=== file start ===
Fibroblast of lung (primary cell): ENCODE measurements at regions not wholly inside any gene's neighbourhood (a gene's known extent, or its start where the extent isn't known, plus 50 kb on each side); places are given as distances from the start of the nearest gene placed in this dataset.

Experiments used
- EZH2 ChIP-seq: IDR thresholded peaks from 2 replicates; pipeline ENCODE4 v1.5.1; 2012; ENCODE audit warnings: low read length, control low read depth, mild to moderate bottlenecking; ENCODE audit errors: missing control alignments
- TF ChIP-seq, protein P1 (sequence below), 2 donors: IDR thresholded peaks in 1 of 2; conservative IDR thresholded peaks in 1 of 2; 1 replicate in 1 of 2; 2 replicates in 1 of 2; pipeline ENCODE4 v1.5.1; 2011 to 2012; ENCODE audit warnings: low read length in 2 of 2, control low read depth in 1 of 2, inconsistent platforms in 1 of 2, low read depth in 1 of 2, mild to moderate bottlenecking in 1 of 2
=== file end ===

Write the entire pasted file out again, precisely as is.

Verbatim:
Fibroblast of lung (primary cell): ENCODE measurements at regions not wholly inside any gene's neighbourhood (a gene's known extent, or its start where the extent isn't known, plus 50 kb on each side); places are given as distances from the start of the nearest gene placed in this dataset.

Experiments used
- EZH2 ChIP-seq: IDR thresholded peaks from 2 replicates; pipeline ENCODE4 v1.5.1; 2012; ENCODE audit warnings: low read length, control low read depth, mild to moderate bottlenecking; ENCODE audit errors: missing control alignments
- TF ChIP-seq, protein P1 (sequence below), 2 donors: IDR thresholded peaks in 1 of 2; conservative IDR thresholded peaks in 1 of 2; 1 replicate in 1 of 2; 2 replicates in 1 of 2; pipeline ENCODE4 v1.5.1; 2011 to 2012; ENCODE audit warnings: low read length in 2 of 2, control low read depth in 1 of 2, inconsistent platforms in 1 of 2, low read depth in 1 of 2, mild to moderate bottlenecking in 1 of 2